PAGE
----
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3 Stocks to Own From the 10-20-30 Portfolio

Investors are familiar with the idea of diversification, whether it be by industry and sector, asset class, strategy, geography, or dollar-cost averaging — the list goes on.

Like a well-rounded baseball team with players possessing different skill sets, a good portfolio should do the same. Some stocks are slow growers and some are fast. Some pay dividends; some don’t. The more well rounded your portfolio, the better.

Last October, I introduced readers to the 10-20-30 portfolio: a group of stocks whose prices were trading around $10, $20, and $30. My rationale was that good things come in all sizes. A stock trading at $5 is not necessarily a bad investment, just as a $100 stock isn’t necessarily a good one.

Price diversification works. Here’s how my three picks have performed over the last nine months.

10-20-30 performance: 10/03/2016 to 07/27/2017

Stock Price

Company

Return

$10

Tricon Capital Group Inc. 

(TSX:TCN)

16.5%

$20

Cott Corporation 

(TSX:BCB)(NYSE:COT) 

6.2%

$30

Descartes Systems Group Inc. (TSX:DSG)

13.6%

Average

12.1%

iShares S&P TSX Capped Cmpst Indx Fnd

(TSE:XIC)

3.5%

Source: Google Finance

Specific price points

For this stock selection process, I looked for stocks priced within a couple of dollars of $10, $20, and $30. However, alternatively, I could mix it up and look for stocks that are less than $10, between $10 and $20, and between $20 and $30.

Unless I couldn’t find any good stocks using my original premise, I think I’ll stick to the two-buck rule.

$10 stock

Restricting my search to market caps of $500 million or more, I’ve come up with 30 stocks between $8 and $12, 18 of which pay dividends. Given how popular dividend stocks are with retail investors, I tried to pick companies that pay a dividend, but there are no guarantees.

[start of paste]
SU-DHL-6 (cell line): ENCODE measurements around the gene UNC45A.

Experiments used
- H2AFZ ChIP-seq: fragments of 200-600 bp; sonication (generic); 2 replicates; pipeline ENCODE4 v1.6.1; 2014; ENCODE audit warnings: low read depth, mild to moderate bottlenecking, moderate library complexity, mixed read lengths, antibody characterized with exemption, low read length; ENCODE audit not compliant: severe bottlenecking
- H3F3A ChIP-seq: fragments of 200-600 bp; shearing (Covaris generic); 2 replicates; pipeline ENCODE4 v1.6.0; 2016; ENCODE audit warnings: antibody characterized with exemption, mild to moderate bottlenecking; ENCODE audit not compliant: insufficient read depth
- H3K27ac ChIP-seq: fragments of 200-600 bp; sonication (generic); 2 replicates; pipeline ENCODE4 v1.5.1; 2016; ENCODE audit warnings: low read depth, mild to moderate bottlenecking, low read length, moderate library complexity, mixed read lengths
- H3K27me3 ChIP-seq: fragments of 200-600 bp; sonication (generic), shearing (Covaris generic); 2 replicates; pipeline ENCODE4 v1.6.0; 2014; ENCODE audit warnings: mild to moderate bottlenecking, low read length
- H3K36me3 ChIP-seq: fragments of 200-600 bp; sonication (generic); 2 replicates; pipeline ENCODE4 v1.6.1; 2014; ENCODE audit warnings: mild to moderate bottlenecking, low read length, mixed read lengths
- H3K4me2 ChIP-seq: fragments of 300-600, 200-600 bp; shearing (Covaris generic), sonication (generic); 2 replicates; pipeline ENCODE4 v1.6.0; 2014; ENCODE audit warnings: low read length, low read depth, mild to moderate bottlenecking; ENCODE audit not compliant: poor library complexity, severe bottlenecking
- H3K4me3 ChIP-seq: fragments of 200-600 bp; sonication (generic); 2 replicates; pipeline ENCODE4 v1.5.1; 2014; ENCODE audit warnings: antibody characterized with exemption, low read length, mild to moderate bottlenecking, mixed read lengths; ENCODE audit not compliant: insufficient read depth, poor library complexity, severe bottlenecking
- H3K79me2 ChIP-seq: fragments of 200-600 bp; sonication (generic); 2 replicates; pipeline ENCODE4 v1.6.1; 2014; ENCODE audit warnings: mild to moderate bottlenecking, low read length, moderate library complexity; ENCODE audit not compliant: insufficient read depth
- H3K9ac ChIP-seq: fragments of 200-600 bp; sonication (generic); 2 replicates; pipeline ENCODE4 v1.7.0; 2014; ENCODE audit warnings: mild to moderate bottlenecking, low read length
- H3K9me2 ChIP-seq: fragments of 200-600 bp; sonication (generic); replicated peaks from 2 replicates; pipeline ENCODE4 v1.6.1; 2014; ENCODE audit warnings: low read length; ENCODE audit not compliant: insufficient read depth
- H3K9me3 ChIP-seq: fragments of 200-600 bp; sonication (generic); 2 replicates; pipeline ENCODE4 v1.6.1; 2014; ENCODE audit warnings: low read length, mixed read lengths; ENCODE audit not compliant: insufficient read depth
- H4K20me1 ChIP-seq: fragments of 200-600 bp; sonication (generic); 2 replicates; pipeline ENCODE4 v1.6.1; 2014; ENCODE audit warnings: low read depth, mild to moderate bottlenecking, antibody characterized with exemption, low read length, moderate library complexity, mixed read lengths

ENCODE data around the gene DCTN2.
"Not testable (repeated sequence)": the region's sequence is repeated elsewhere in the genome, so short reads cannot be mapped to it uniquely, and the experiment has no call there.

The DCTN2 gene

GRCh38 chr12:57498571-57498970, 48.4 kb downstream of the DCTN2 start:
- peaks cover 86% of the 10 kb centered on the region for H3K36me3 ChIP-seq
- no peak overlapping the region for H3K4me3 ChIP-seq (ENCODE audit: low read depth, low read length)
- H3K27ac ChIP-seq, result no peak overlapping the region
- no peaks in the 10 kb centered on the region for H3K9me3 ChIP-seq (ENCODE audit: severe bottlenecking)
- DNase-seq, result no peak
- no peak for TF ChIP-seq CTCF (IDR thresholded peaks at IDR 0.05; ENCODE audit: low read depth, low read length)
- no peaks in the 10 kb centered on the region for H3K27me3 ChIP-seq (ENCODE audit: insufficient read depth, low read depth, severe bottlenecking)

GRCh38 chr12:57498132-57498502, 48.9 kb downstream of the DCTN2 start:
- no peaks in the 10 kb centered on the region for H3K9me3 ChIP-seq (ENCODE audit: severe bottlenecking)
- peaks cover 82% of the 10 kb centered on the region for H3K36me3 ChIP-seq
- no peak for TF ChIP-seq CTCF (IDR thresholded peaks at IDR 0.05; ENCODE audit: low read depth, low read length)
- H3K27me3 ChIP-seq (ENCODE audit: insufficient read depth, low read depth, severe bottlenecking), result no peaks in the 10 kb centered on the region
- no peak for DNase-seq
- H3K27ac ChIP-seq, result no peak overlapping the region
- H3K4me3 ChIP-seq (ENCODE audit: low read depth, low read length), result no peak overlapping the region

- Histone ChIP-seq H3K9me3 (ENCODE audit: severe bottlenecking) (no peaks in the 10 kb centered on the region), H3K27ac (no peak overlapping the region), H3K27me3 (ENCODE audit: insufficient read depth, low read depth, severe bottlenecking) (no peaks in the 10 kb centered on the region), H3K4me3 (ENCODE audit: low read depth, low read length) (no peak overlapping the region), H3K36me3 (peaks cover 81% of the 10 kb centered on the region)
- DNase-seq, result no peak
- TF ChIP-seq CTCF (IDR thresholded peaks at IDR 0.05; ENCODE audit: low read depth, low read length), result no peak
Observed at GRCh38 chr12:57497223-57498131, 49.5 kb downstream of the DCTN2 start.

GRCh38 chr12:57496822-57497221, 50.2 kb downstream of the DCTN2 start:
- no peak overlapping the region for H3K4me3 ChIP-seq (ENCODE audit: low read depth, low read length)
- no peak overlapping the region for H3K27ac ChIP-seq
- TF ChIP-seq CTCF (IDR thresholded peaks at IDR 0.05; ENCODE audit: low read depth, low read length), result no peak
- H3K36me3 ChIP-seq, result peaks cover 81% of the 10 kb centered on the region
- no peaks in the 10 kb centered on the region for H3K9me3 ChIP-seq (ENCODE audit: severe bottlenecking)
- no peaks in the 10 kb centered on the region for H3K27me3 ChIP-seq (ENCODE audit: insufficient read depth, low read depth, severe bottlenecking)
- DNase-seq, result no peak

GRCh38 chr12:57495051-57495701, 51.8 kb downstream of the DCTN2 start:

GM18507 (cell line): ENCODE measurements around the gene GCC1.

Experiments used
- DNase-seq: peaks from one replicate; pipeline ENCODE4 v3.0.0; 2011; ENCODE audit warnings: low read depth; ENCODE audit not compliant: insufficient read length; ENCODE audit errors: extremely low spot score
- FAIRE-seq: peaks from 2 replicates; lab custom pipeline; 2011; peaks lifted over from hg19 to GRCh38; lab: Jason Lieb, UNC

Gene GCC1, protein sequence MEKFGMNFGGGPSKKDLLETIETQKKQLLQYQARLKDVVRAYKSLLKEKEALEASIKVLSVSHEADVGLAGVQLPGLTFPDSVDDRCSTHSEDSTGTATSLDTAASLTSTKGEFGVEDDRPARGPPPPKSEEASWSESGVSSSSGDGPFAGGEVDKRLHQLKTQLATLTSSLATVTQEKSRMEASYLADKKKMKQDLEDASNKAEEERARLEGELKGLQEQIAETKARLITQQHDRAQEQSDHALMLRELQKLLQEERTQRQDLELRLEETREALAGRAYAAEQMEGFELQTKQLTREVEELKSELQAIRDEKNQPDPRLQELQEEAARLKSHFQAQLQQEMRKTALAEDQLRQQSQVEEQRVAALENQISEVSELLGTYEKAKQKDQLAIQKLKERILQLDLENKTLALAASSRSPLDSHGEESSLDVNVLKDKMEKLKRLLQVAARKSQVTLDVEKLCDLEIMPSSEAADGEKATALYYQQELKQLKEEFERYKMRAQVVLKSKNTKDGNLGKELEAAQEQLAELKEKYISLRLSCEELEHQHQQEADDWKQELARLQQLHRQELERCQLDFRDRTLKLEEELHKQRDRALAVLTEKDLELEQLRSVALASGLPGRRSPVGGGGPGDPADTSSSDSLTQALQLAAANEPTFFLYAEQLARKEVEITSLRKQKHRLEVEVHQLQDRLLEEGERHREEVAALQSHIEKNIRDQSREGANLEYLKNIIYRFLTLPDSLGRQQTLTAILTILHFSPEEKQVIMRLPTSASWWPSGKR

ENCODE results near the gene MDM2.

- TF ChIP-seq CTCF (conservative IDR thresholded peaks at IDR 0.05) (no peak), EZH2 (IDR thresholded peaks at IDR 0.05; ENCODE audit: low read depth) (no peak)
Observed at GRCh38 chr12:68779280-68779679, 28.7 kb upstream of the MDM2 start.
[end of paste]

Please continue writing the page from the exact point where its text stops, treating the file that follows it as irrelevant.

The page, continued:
Back in May, I highlighted some of the reasons why I think SunOpta Inc.  (TSX:SOY) (NASDAQ:STKL) has got a stable future in the healthy food business. Not much has happened to its stock price in the two months since, but it continues to carry out its plan that will make it more focused and profitable.

Currently trading just under $12, SunOpta is easily the best $10 stock available, other than Tricon, which I’ve already selected. It doesn’t pay a dividend (Tricon does), but given the potential of its stock to run to $20 and beyond in the next 12-24 months, the dividend is an afterthought.

$20 stock

In the $20 price point, we’ve got a little bit of good news and bad news. Although I’ve only got 22 companies to pick from between $18 and $22, 17 pay dividends, so I promise to deliver a dividend-paying stock recommendation.

It has not been a good year for real estate owners like First Capital Realty Inc. (TSX:FCR) which specialize in retail properties.

It’s no mystery that brick-and-mortar retail, both in the U.S. and Canada, is suffering from increased online shopping competition combined with an overabundance of retail space, and that’s got occupancy rates declining somewhat.

Yes, First Capital has some of the finest properties in the country — it’s redeveloping Hazelton Lanes (now called Hazelton Village) in Toronto — but all investors see is woeful retail numbers; First Capital is guilty by association.   

Trading at the midpoint between its five-year high of $23.31 and its low of $16.50, I think it’s got an excellent opportunity to move back into the mid-20s before too long.

In the meantime, enjoy its 4.2% yield.

$30 stock

With only 12 stocks to choose from between $28 and $32, I’ve got my work cut out for me.

Power Corporation of Canada (TSX:POW) is, at first glance, an odd choice given that it has issues to work through at some of its operating businesses. For example, Great-West Lifeco Inc. (TSX:GWO)  announced in April that it was cutting 1,500 jobs in Canada and reinvesting the cost savings in digital technology to meet the competitive pressures of a changing insurance industry.

On the venture capital side of the holding company’s business, it’s got some exciting investments, including majority ownership of WealthSimple, Canada’s largest robo-advisor with more than $1 billion in assets under management. To date, Power has invested $100 million in WealthSimple and another $150 million toward FinTech start-ups Koho Financial, a mobile bank, and Borrowell, an online lender.

Historically, capital allocation has been its strong suit. I expect big things in the future from its smaller, niche investments.

Plus, its 4.8% dividend yield is a nice consolation prize should these investments not work out as planned.

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Fool contributor Will Ashworth has no position in any stocks mentioned. The Motley Fool owns shares of SUNOPTA, INC.

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